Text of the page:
Massive Post ahead--sorry if it's too much
A friend of mine had trouble with her son testing high (about 25), so after learning the hazards from their experience, we have been fairly cautious in our old house (she attributes lowering his count quickly to use of kelp powder, hidden in pbj sandwiches). Dd tested at a 7.7 at about 1yo and 6 months later she was down to a 3, so I don't feel we have a huge problem, but am being especially cautious to keep things clean.
TSP is tri sodium phosphate, I think. You can buy it at a hardware or paint store. It's designed for wiping down walls prior to applying new paint. Using the water with phosphate dishwasher detergent will bind to the lead so you can pull it off surfaces instead of just moving it around. I go around the house with a roll of paper towels, a garbage bag to collect them, and a cup of clean solution to dip only clean towels into for a one-time use, washing the windows, sills, floors where dust has accumulated, etc. It's wasteful, but worth it.
Be very careful about hepa vacuums. According to the lead inspector who worked with my friend, inexpensive store bought vacuums labeled as hepa are NOT good enough, as most all of them have a blow-by feature that allows some of the air sucked in to go through the motor without being filtered properly, which disperses the dust back into the air. You need a true hepa vac that will capture dust down to 0.3 microns to capture lead dust. It really needs to be one of the ones that's certified for allergens. I plan to order a Nilfisk vacuum next week (to the tune of $400 to $600--mega ouch!). You also want a bag or one-time use cartridge so you don't have to handle the dust or end up spreading it around when you dump it. Many state health departments have professional hepa vacs that you can borrow for free, so call and ask to see if you can do a thorough cleanup a few times a year.
Also, I once spoke with the poison control center nurse who was a lead specialist (dd broke a maraca that was filled with a million tiny lead balls instead of seeds/beans
: ). She had the most info of anyone I've ever spoken to, and sent me a huge packet of information which I haven't had time to read yet. One thing she alerted me to is that you should always make sure to tell the lab that you want your child's blood put into a certified 'lead free vial' for testing. I know this sounds obvious, but according to the nurse, lead free vials are not always used, and a normal vial could skew the results by several points.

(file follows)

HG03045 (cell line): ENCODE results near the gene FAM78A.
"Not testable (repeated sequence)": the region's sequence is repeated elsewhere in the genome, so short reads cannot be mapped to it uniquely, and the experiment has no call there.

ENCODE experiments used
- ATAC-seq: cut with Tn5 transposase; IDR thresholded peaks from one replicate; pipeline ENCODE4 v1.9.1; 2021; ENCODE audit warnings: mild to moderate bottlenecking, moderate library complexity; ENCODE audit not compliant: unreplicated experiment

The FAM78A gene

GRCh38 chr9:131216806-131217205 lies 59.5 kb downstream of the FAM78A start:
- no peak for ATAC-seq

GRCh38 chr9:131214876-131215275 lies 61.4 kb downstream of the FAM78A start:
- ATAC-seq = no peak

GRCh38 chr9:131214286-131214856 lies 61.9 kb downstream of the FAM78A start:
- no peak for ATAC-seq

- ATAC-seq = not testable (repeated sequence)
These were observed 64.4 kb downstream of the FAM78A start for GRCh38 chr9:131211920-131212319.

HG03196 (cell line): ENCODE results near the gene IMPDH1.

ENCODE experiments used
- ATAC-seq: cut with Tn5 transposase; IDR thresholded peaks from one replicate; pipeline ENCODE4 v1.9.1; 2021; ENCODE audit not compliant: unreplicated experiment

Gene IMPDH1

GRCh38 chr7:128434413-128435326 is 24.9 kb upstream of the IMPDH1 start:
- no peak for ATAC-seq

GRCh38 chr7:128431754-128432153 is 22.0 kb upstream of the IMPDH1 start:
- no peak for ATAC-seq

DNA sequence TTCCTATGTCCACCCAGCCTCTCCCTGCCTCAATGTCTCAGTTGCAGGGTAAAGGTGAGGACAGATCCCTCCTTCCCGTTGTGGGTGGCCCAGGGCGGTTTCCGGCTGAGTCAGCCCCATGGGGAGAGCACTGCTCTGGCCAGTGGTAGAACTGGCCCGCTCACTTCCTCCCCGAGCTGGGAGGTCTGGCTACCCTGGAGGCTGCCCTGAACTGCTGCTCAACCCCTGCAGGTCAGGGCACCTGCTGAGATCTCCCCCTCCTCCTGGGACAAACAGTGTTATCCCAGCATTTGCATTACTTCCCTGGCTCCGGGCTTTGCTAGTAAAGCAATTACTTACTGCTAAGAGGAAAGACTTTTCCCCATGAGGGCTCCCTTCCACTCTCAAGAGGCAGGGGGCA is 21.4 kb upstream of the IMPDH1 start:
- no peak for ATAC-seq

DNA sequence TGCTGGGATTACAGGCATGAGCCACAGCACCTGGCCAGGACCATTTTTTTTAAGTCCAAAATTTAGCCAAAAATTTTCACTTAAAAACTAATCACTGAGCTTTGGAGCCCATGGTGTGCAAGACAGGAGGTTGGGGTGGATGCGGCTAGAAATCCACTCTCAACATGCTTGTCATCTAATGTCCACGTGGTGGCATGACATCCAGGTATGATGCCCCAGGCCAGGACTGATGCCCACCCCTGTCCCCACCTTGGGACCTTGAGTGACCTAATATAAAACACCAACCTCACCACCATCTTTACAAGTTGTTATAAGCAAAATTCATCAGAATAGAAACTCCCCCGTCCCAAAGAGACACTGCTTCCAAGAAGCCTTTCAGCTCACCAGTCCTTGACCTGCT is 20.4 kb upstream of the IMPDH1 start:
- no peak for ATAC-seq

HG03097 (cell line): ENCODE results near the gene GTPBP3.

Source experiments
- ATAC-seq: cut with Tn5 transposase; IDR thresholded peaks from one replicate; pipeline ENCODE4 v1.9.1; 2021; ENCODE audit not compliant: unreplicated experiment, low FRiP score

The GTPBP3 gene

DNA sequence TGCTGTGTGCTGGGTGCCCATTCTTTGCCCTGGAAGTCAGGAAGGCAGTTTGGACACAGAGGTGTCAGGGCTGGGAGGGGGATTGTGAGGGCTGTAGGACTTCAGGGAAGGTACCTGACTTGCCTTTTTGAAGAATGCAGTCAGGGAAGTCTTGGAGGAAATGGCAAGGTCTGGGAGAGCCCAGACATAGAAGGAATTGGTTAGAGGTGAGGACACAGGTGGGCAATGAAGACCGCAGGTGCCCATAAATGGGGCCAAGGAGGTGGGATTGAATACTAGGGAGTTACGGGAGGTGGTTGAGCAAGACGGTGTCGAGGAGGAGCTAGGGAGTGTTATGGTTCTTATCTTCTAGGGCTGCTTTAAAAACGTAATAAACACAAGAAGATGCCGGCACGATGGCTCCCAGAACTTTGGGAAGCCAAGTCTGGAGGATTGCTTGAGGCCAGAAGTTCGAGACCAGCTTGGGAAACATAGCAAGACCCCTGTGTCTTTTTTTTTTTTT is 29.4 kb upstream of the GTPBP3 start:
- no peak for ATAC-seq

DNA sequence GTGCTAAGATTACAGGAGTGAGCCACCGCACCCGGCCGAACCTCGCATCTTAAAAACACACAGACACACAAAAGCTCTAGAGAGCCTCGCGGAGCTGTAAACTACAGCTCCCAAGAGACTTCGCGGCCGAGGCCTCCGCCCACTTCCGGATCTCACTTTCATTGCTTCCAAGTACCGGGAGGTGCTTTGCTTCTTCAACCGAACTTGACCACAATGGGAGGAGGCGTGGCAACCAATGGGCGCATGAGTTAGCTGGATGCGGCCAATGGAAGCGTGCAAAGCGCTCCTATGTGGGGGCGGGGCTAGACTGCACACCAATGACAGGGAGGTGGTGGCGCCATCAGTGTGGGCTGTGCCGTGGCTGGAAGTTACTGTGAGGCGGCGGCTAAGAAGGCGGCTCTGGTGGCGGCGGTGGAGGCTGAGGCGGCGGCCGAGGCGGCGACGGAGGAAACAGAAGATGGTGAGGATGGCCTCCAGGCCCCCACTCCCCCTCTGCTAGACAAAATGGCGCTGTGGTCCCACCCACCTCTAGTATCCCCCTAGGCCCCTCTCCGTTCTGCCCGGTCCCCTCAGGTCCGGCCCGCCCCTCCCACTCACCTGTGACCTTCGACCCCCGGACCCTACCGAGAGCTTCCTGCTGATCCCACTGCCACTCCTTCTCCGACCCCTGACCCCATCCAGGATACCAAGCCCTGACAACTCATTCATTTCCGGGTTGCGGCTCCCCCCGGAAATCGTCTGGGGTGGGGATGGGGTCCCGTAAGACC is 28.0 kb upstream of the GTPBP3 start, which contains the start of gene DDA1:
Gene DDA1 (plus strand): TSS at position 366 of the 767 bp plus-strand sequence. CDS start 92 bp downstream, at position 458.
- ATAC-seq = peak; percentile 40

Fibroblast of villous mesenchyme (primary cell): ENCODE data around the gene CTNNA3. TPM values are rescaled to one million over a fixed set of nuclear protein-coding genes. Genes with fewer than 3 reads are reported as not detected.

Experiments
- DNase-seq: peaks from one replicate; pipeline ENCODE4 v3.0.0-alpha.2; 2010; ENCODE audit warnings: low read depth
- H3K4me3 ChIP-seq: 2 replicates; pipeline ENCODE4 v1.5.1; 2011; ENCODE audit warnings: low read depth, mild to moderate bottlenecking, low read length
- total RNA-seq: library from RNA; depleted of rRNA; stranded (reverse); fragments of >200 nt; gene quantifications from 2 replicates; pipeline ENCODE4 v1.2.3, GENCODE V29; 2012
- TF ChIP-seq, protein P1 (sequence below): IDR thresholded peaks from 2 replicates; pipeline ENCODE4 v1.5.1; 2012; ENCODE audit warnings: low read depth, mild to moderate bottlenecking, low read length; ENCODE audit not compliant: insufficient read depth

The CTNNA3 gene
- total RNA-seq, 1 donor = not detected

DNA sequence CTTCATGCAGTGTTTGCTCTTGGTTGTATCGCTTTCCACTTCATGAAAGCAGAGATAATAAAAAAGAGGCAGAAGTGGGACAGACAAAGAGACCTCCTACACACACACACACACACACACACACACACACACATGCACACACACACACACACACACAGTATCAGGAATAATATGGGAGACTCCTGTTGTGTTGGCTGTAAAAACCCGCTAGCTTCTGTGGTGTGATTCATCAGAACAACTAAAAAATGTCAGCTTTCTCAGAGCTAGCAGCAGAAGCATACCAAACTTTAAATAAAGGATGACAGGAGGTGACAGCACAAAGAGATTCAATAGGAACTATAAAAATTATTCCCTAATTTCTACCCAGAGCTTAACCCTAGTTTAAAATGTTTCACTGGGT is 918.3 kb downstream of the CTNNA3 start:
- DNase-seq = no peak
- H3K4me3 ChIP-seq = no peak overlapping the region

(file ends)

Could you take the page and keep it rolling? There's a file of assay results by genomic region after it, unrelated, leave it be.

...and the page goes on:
Other sources of lead I've heard of...can't confirm all but it can't hurt to list them:
-Vinyl mini blinds are a very real hazard due to moving parts which create dust.
-Anything PVC, apparently lead is a stabilizer in many forms of vinyl, and could be in your garden hose, those plastic/metal hoses that hook up to the newer faucets, etc.
-Ceramic bowls, plates, cups
-Cheap crayons, sidewalk chalk
-Soil near major highways or in cities where lead gas fumes settled over time
-Keys and jewelry (mentioned by pp's)
-Christmas lights (again, vinyl plastic covering the wires)
-Some makeup, hair dyes and ethnic food items--can't remember specifics
-Sign up for the CPSC recall email list--lead recalls seem to come up at least once a month, including children's toys http://www.cpsc.gov/cpsclist.asp
-Candles with leaded/metal core wicks
-Imported Canned foods may have lead solder
Another good info source I found:http://www.calpoison.org/public/lead.html
For lead paint chips or residue on the soil, get some mulch and cover bare soil where you can. Grass or planted areas are considered safer because the lead dust works it's way into the soil and is harder to pick up again.
Here's my favorite article on renovating safely:http://www.taunton.com/finehomebuild...ges/h00108.asp
Also, search the MDC forums using 'lead' or 'lead paint', and you'll find a ton of good information in older threads!